Human-derived MSCs were harvested from the bone riming of patients undergoing hip surgery (ages 50–70) under approved exempt protocol # 18660 by Penn State College of Medicine Institutional Review Board. The cells were isolated from five different donors using the methods described previously [16]. Briefly, bone rimings were washed extensively in sterile phosphate-buffered saline (PBS) by repeated centrifugation at 1,000 rpm for 5 minutes. Single-cell suspensions were suspended in Dulbecco's modified Eagle's medium (DMEM) supplemented with 20% Fetal bovine serum (FBS) and plated in Petri dishes. The cells were maintained in culture in DMEM supplemented with 20% FBS, 1% penicillin/streptomycin (P/S), and 60 mM 2-mercaptoethanol for 7 days. Nonadherent cells were removed and adherent cells were maintained in culture with medium changes and passaged when they reached confluence. To demonstrate that the cells possessed stem cell characteristics, one of the cell isolates was assessed for putative MSCs surface marker expression by flow-activated cell sorting (FACS) and bone formation in vivo by seeding cells onto ceramic scaffolds followed by implantation into the backs of severe combined immunodeficient (SCID) mice. The cells were also assessed for chondrogenic and adipogenic differentiation. The cells were used as such without further purification.

FACS Analysis

To determine stem cell characteristics of MSCs used in this study, a selected population of cells was subjected to FACS analysis to assess for expression of putative cell surface markers attributed to MSCs. Methods used previously were followed [17]. Briefly, bone marrow-derived MSCs were lifted off the plates by trypsinization with 0.25% trypsin/EDTA and washed with cold PBS. Cell aliquots (5 × 105) were incubated in a buffer containing monoclonal antibodies for 1 hour at 4°C to specific surface markers to be assessed. Antibodies used for FACS analysis were phycoerythrin-conjugated anti-CD11, anti-CD34, anti-CD44, anti-CD45, anti-CD73, anti CD90, and anti-CD105 (all from BD Bioscience, San Diego, CA, http://www.bdbiosciences.com). The flow cytometry instrument is housed in Penn State College of Medicine Core Facility). CD44, CD73, CD90, and CD105 are putative markers attributed to MSCs, CD11 is associated with macrophages, and CD34 and CD45 are associated with hematopoietic stem cells.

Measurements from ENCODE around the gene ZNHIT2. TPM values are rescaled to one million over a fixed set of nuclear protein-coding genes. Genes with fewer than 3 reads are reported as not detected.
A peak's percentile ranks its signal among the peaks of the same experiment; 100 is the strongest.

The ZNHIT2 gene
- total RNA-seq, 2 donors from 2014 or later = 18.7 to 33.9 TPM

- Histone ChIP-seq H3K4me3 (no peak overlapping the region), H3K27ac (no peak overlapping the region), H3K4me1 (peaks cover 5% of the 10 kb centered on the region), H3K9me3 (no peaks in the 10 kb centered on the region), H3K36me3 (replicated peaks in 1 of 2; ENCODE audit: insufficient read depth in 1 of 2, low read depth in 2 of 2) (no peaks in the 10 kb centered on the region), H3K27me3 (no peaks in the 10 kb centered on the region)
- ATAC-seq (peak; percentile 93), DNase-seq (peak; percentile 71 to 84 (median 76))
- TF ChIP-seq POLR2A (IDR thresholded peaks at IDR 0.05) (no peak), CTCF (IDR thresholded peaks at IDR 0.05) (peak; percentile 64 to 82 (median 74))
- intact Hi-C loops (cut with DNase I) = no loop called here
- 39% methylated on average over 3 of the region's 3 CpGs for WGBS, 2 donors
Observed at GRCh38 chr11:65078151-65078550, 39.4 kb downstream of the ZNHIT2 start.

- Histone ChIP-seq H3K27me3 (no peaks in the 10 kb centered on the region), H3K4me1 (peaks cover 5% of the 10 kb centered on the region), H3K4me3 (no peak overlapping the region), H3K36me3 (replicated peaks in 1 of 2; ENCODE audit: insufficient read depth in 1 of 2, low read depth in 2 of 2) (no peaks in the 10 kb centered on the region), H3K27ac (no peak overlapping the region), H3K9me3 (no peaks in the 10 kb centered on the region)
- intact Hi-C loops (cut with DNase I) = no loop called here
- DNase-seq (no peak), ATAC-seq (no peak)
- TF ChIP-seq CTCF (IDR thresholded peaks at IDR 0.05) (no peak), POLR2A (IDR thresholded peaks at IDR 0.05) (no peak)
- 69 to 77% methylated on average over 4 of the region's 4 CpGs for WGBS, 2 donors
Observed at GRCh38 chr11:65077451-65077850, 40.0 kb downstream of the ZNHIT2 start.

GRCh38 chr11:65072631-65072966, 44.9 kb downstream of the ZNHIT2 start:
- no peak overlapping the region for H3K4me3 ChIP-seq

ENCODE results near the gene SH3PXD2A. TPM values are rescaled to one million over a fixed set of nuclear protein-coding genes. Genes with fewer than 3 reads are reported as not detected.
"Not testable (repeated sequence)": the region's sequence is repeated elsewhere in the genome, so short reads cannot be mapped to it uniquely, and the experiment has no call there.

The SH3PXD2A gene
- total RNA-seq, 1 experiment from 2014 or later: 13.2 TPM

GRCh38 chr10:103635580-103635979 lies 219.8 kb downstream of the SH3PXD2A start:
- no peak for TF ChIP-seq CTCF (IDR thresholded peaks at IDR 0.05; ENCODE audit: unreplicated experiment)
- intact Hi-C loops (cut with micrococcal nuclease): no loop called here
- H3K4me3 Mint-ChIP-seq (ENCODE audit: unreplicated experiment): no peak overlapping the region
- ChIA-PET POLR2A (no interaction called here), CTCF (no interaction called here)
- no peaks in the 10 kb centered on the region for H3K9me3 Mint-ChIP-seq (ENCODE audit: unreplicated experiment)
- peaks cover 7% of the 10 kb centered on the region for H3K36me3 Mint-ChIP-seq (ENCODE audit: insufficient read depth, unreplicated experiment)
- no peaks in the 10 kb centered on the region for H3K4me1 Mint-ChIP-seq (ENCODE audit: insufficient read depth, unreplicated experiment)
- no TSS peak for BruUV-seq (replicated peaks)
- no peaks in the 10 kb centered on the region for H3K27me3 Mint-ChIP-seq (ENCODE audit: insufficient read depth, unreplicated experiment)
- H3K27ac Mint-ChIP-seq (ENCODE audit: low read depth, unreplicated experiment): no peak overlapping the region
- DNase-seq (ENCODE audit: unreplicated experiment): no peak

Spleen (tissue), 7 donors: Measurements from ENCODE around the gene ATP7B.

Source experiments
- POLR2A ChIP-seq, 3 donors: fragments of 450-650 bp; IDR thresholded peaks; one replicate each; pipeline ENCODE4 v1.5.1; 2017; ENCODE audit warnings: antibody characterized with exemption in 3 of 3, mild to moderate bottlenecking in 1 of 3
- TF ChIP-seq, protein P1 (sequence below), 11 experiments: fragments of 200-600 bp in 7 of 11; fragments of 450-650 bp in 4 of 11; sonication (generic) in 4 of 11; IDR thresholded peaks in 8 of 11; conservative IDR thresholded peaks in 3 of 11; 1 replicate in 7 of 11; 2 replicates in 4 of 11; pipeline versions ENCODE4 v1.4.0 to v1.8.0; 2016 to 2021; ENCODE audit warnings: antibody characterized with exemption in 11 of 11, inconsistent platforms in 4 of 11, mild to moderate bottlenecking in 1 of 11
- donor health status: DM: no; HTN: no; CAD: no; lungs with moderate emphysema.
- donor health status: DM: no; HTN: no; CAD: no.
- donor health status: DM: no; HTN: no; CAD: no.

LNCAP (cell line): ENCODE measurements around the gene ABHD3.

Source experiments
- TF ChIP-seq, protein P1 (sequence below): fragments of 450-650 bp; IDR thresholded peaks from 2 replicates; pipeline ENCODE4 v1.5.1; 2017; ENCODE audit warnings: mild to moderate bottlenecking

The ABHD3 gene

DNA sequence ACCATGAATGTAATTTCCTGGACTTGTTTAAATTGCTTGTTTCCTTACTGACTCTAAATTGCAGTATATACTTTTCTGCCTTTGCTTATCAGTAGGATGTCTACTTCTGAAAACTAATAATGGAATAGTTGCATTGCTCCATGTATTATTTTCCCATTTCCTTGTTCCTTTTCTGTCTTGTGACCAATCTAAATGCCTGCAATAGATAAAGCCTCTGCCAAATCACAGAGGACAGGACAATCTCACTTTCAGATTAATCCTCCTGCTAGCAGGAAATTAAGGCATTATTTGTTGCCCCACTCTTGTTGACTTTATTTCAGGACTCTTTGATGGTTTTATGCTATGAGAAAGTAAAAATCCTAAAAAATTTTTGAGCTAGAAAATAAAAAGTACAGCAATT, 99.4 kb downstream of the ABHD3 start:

In Vitro Differentiation of Human-Derived MSCs

Representative MSCs isolated from one of the patients were characterized for stem cell differentiation; first in vitro and later in vivo to mesenchymal cell lineages. We determined potential of the cells to differentiate toward, osteogenic, chondrogenic, and adipogenic lineages.

Chondrogenic Differentiation

For chondrogenic induction, hMSCs (2 × 105) in DMEM were suspended in 15 ml conical tubes in DMEM and centrifuged. The DMEM medium was removed and replaced with a defined medium which consisted of DMEM with high glucose supplemented with 10 ng/ml TGF-β3 and 200 μM 2-ascorbate, ITS premix, and 10−7 M Dexamethasone. The pellets were maintained in this chondrogenic medium for 21 days with medium changes every 3 days and as described previously [16, 18]. After 21 days of incubation, the pellets were fixed in 4% paraformaldehyde for 24 hours, washed, and embedded in OCT. Ten micrometer tissue sections were cut and stained in H and E to assess for presence of cartilage matrix [16]. Control cells were incubated in a medium lacking osteogenic induction factors.

Adipogenic Differentiation

For adipogenic differentiation, hMSCs were cultured to near confluence followed by incubation in DMEM containing high glucose and supplemented with 10% FBS, 1% P/S, 10−2 μM dexamethasone, 10 μM insulin, 200 μM indomethacin, and 0.5 mM isobutyl-methylxanthine (all from Sigma Aldrich, St Louis, MO, http://www.sigmaaldrich.com/united-states.html). Medium was replaced every 3 days to 28 days, after 28 days, cells were incubated in 0.3% oil red O to stain for cells that differentiated into adipocytes [19]. Control cells were incubated in a medium without adipogenic induction factors.

In Vivo Transplantation of Marrow-Derived MSCs into SCID Mice

Marrow-derived MSCs were assessed for in vivo differentiation by seeding cells onto ceramic scaffolds followed by implantation into the backs of SCID mice. Briefly, BMSCs were seeded in 100 mm Petri dishes and incubated in the growth medium for 24 hours. After 24 hours, 5 × 106 cells were seeded onto 40 mg of hydroxyapatite/tricalcium phosphate (HA/TCP) ceramic powder particles ranging from 0.3 to 0.5 μm (Zimmer, Warsaw, IN, http://www.zimmer.com/en-US/hcp.jspx). The cells were allowed to attach onto the ceramic particles by incubation in the growth medium for 3–4 hours at 37°C in 5% CO2. The cell seeded scaffolds were centrifuged at 200g for 1 minute, and the supernatants were discarded. Cell seeded scaffolds were mixed with mouse fibrinogen and thrombin to form a pellet-shaped cohesive mixture of cells and particles. The cell seeded scaffolds were then implanted subcutaneously into the backs of 8–10-week-old female immunocompromised mice. Two mice were used, one mouse was implanted with two cell seeded ceramic scaffolds and one empty scaffold. The other mouse was implanted with two empty ceramic scaffolds and one cell seeded scaffold. The implants were harvested 8 weeks following implantation and processed for histology as described [20-22].

Alkaline Phosphatase Activity